Doom OpenGL VS Vulkan Graphics Performance Analysis
John Williamson / 11 months ago
The Doom series popularised the first-person shooter genre and is still held in high regard decades after the original title’s release. While hyperbole is often used to describe games, it’s evidently clear that Doom deserves the critical acclaim and its place in video gaming history. The franchise’s magical formula is based on an impeccable non-linear level design, fun gunplay, hidden secrets and a stunning soundtrack. Modern franchises including Arma, Call of Duty and Battlefield all take inspiration from Doom. Additionally, the innovative mechanics set a solid foundation for other games to replicate and add a modern twist. Sadly, most first-person shooters opt for an overly restricted level design with invisible walls and provides the player with little freedom to explore. This theme doesn’t honour the Doom legacy and prioritises storytelling over the gameplay.
After a long hiatus, Doom has finally been rebooted and the latest entry received overwhelmingly positive reviews from both consumers and professional critics. Initially, there was some concern since the press embargo didn’t lift until launch which typically means the publisher is trying to maximise sales before poor reviews are published. This wasn’t the case with Doom and Bethesda didn’t feel the online component was ready to be assessed during the short review time frame.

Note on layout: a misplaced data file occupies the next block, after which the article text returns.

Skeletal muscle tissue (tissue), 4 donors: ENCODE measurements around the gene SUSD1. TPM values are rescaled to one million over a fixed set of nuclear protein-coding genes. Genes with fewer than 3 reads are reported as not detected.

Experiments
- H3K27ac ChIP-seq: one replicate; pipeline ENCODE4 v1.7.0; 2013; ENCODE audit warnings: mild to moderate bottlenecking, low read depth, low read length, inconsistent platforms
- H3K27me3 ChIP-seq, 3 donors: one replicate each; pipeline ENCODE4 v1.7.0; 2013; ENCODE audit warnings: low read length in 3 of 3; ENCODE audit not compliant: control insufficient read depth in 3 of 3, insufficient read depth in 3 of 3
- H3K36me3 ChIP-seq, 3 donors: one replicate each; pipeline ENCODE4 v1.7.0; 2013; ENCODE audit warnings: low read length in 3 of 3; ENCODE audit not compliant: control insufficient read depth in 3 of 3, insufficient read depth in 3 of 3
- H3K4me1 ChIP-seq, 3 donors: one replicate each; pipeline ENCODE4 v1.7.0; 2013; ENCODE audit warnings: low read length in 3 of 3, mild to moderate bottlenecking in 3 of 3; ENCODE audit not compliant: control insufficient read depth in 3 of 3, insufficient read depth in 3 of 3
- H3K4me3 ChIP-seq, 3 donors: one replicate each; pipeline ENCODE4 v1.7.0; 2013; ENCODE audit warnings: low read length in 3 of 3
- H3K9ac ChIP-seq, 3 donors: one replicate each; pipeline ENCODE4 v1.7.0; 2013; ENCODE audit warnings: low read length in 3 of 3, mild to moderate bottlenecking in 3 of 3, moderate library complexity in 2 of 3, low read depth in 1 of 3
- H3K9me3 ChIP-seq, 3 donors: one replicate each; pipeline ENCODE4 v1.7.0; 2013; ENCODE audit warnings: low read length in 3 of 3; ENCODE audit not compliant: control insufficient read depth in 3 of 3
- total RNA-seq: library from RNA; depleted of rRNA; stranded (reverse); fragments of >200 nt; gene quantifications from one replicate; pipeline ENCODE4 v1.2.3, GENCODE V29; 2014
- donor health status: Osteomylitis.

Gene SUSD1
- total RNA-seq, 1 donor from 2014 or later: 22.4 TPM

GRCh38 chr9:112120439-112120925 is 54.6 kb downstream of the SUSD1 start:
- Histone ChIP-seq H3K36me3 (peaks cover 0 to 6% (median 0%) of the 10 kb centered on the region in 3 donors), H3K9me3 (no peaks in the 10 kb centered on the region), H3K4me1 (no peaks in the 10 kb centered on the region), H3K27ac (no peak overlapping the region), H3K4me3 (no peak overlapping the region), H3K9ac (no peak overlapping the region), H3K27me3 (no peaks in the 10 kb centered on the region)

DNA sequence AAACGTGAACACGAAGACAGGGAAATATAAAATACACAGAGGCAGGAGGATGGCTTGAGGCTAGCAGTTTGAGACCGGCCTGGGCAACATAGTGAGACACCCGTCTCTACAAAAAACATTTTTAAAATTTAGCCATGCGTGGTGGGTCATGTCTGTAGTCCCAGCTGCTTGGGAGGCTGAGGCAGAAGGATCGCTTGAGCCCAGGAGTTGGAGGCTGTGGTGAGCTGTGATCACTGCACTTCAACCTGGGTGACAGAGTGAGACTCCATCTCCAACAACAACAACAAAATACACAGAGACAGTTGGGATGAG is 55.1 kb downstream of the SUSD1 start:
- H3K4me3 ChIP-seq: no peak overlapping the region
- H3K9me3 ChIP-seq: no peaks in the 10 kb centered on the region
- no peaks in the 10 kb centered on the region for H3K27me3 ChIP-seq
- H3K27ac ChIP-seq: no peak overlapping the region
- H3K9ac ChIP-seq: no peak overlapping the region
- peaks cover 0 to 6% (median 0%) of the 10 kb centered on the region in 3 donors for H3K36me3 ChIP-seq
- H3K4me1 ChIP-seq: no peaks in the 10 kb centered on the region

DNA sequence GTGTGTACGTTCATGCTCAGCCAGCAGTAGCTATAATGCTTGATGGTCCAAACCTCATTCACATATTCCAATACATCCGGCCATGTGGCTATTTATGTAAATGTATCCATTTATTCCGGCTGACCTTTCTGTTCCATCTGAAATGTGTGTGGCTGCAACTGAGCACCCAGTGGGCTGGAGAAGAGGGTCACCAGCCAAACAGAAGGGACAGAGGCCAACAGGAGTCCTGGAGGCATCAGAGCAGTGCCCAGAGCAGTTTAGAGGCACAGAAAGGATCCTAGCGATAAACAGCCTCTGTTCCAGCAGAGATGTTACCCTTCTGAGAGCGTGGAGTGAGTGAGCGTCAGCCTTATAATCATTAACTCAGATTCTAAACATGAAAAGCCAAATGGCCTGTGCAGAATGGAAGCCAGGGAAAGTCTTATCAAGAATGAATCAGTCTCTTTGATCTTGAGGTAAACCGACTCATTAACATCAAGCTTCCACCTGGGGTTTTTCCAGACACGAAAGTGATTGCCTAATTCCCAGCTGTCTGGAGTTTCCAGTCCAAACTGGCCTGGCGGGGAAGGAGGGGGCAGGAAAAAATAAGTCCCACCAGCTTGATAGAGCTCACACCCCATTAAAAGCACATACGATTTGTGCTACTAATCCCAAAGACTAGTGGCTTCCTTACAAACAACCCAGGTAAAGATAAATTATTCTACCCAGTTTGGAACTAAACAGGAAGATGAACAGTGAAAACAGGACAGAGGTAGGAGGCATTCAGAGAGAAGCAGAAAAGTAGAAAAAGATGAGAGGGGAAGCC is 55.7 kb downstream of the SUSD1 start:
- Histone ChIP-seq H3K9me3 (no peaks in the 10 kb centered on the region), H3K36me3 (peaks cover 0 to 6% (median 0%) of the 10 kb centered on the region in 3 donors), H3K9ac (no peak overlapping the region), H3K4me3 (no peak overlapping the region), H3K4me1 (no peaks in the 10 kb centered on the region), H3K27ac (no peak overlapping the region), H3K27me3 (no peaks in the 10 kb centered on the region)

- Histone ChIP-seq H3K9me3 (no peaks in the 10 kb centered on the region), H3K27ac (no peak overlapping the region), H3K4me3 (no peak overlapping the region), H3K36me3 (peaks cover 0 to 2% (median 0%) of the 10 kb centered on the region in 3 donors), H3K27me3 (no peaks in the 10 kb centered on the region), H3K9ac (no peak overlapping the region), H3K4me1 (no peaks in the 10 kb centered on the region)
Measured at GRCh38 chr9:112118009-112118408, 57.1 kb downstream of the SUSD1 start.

On another note, ID Software’s rich pedigree as a PC developer has made Doom really interesting from a technical perspective. More specifically, Doom was unleashed using the OpenGL 4.5 engine before adding Vulkan support at a later date. This is significant because Vulkan offers reduced driver overheads which result in lower CPU demands. As a result, Vulkan should make CPU bottlenecks less of an issue through lower loads as the API employs batching. Also, Vulkan is optimised for multi-threaded scaling and utilises each core much better than OpenGL. It’s important to note that Vulkan’s programming stems from AMD’s Mantle API and improved upon by the Khronos Group over time. Please note, AMD doesn’t own Vulkan because it’s an open-source project but their GCN architecture (1.0-4.0) is able to leverage extra performance remarkably well. Unlike DirectX 12, Vulkan can be deployed on a huge range of operating systems including Windows 7, Windows 8.1, Windows 10, Mac OS X and Linux.